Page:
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Arch Microbiol. 1975 Sep 30;105(1):1-12.

Morphology and physiology of Spirochaeta aurantia strains isolated from aquatic habitats.

Abstract

1. Seven strains of Spirochaeta aurantia were isolated from pond and swamp water by means of a selective technique which utilized the ability of these organisms to move through bacterial filters and to diffuse through agar media. Although most of the isolations were accomplished when enrichment media low in carbohydrates were used, all seven strains were found to be exclusively saccharolytic. 2. The isolates could be divided into two groups on the basis of cell morphology: a loosely coiled group, and a tightly coiled group with markedly smaller wave length and wave apmlitude. Spirochetes of the latter group possessed a slightly lower GC content in their DNA. The isolates were facultative anaerobes, synthesized carotenoid pigments which conferred an orange color to aerobic colonies, and utilized a variety of carbohydrates--but not amino acids--as energy sources. Exogenous thiamine was required by six isolates tested, riboflavin by four, and biotin by one. The major products of glucose fermentation were acetate, ethanol, CO2 and H2. Growth of the isolates was inhibited by a variety of antibiotics. Determinations of GC contents of DNA showed that strains of S. aurantia are phylogenetically distant from spirochetes classified in the genera Treponema and Leptospira. 3. S. aurantia populations inoculated in the center of agar medium plates migrated in the form of growth rings toward the periphery of the plates. The rate of migration of glucose-utilizing rings was greatest at low glucose concentrations (e.g., 0.02 g/100 ml). It was concluded that migration of cells present in these rings was mainly due to a chemotactic response to glucose which served both as the attractant and the substrate. Chemotaxis of S. aurantia toward glucose may be used as a selective factor in isolating this bacterium from natural environments. 4. The subspecific epithet stricta is proposed to recognize, taxonomically, the tightly coiled strains of S. aurantia.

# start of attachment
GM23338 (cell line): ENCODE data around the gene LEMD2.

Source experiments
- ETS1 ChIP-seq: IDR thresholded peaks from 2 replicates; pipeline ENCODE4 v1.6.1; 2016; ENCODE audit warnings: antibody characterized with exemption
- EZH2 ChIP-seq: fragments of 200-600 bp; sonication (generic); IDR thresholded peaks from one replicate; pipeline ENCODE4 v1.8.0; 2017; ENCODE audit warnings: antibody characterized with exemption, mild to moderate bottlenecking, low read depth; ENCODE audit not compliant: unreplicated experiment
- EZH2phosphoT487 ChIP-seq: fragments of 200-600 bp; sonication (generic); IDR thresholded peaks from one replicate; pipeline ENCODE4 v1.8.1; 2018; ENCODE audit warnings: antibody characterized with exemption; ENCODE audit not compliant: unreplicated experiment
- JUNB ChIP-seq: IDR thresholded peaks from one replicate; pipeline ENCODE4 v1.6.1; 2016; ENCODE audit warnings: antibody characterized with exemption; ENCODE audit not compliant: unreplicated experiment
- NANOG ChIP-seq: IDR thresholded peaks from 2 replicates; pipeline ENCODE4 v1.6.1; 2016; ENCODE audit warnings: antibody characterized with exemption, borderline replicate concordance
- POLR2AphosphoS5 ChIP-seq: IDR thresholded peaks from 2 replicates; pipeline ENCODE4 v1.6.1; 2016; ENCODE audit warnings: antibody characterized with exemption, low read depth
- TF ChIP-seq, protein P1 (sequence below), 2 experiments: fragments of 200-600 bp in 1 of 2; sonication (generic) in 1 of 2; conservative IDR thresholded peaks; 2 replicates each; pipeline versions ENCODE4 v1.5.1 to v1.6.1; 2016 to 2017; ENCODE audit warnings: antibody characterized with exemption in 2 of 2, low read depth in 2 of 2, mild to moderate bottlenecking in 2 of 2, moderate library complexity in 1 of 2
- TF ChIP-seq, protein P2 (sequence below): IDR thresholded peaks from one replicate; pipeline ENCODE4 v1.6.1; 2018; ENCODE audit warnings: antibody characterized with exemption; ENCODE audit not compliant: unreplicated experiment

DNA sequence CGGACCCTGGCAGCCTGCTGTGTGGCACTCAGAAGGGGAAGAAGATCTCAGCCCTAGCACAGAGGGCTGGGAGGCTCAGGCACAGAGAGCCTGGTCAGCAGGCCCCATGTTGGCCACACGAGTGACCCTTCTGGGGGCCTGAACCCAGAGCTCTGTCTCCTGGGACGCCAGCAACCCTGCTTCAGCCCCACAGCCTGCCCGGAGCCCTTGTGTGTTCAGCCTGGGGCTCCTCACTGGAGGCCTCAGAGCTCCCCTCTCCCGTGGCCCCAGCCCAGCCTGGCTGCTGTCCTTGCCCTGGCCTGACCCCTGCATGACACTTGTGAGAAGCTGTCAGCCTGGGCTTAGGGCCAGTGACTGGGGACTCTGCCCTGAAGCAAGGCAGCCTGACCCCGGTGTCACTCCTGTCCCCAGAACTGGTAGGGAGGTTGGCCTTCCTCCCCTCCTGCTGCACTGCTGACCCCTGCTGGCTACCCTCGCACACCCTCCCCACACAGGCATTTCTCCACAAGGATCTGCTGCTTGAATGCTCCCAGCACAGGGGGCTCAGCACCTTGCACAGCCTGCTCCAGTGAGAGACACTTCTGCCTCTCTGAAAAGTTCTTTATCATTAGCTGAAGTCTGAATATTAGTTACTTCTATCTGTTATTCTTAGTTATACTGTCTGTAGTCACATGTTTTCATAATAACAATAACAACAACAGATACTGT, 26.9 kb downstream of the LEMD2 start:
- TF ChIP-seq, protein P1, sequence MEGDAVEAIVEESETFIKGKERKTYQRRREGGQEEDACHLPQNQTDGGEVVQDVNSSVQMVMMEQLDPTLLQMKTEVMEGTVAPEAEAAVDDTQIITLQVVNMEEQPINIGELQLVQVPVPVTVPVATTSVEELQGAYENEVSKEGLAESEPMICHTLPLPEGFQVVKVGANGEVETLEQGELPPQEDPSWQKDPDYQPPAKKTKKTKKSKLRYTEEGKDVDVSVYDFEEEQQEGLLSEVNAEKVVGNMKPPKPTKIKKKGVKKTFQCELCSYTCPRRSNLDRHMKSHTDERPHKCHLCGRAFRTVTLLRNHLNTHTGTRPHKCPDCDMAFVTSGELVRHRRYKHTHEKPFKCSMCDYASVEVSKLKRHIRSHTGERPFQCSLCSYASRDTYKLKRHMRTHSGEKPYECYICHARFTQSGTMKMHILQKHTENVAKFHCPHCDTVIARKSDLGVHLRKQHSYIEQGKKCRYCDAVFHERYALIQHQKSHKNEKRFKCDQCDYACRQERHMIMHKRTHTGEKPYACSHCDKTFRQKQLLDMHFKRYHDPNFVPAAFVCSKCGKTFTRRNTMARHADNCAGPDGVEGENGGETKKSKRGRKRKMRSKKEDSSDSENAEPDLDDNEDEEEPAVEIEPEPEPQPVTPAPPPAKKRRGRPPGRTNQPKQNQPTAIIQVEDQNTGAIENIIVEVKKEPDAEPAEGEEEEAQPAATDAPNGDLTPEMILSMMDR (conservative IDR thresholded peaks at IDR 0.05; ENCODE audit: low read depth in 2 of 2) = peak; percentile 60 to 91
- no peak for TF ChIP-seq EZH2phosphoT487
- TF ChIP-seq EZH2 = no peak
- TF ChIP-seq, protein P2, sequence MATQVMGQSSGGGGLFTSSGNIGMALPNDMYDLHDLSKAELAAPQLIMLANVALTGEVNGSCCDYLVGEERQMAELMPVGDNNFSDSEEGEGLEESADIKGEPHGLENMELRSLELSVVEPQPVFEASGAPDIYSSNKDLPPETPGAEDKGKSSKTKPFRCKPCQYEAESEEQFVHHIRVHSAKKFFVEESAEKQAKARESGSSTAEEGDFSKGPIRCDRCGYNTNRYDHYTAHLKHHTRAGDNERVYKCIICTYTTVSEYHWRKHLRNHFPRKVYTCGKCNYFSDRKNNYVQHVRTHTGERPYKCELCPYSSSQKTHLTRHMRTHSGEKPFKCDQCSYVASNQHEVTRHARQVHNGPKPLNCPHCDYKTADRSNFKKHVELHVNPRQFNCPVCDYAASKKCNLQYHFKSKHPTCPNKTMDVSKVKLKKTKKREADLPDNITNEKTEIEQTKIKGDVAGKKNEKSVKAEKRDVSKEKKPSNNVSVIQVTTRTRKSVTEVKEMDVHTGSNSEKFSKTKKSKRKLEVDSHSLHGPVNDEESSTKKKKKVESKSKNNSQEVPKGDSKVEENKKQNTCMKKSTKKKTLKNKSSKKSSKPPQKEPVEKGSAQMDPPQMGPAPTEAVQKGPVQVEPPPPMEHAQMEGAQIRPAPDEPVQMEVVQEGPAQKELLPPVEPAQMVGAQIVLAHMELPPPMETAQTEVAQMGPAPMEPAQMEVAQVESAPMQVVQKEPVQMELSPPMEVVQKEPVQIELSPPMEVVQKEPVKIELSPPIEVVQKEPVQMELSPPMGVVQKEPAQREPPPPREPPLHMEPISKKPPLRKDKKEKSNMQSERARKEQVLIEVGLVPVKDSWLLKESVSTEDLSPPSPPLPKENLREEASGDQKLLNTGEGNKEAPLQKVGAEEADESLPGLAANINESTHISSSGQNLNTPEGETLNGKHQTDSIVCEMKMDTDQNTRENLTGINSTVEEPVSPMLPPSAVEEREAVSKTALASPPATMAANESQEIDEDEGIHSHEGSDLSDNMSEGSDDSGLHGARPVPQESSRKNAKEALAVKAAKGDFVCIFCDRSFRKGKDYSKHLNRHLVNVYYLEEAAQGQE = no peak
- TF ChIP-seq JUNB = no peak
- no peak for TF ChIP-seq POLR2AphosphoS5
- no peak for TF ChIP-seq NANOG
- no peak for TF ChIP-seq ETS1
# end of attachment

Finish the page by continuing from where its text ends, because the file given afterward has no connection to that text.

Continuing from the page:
PMID:
1190952
[Indexed for MEDLINE]

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